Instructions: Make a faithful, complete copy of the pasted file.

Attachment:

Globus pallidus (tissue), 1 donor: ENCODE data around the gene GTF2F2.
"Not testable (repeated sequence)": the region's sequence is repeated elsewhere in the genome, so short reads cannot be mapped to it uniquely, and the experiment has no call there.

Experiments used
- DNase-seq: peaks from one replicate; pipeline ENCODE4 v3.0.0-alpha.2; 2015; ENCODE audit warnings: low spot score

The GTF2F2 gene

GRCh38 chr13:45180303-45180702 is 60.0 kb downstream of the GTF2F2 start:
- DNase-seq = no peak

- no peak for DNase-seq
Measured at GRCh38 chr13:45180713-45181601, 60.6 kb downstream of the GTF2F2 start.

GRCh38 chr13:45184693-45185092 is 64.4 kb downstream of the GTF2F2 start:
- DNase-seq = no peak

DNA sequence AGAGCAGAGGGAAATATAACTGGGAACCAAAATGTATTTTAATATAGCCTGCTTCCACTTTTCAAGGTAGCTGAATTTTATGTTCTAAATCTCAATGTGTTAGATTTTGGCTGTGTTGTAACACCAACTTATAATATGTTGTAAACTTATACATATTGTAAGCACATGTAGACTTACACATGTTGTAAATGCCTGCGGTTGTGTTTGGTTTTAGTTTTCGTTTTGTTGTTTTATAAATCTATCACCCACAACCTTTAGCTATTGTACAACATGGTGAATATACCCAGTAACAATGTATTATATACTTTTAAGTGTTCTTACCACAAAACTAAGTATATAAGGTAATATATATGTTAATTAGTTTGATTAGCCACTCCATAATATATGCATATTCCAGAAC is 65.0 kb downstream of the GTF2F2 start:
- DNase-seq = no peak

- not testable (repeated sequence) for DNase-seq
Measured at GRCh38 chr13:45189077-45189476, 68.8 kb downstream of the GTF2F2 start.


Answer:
Globus pallidus (tissue), 1 donor: ENCODE data around the gene GTF2F2.
"Not testable (repeated sequence)": the region's sequence is repeated elsewhere in the genome, so short reads cannot be mapped to it uniquely, and the experiment has no call there.

Experiments used
- DNase-seq: peaks from one replicate; pipeline ENCODE4 v3.0.0-alpha.2; 2015; ENCODE audit warnings: low spot score

The GTF2F2 gene

GRCh38 chr13:45180303-45180702 is 60.0 kb downstream of the GTF2F2 start:
- DNase-seq = no peak

- no peak for DNase-seq
Measured at GRCh38 chr13:45180713-45181601, 60.6 kb downstream of the GTF2F2 start.

GRCh38 chr13:45184693-45185092 is 64.4 kb downstream of the GTF2F2 start:
- DNase-seq = no peak

DNA sequence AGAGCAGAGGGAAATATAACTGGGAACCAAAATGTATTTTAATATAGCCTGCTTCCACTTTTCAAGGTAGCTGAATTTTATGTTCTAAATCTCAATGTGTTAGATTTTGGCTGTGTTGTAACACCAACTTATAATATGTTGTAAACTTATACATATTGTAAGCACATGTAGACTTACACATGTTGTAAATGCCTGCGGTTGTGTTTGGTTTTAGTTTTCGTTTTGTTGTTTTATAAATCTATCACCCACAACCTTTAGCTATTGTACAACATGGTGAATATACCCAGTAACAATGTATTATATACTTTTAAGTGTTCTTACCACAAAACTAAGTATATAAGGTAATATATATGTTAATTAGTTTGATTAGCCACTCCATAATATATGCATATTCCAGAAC is 65.0 kb downstream of the GTF2F2 start:
- DNase-seq = no peak

- not testable (repeated sequence) for DNase-seq
Measured at GRCh38 chr13:45189077-45189476, 68.8 kb downstream of the GTF2F2 start.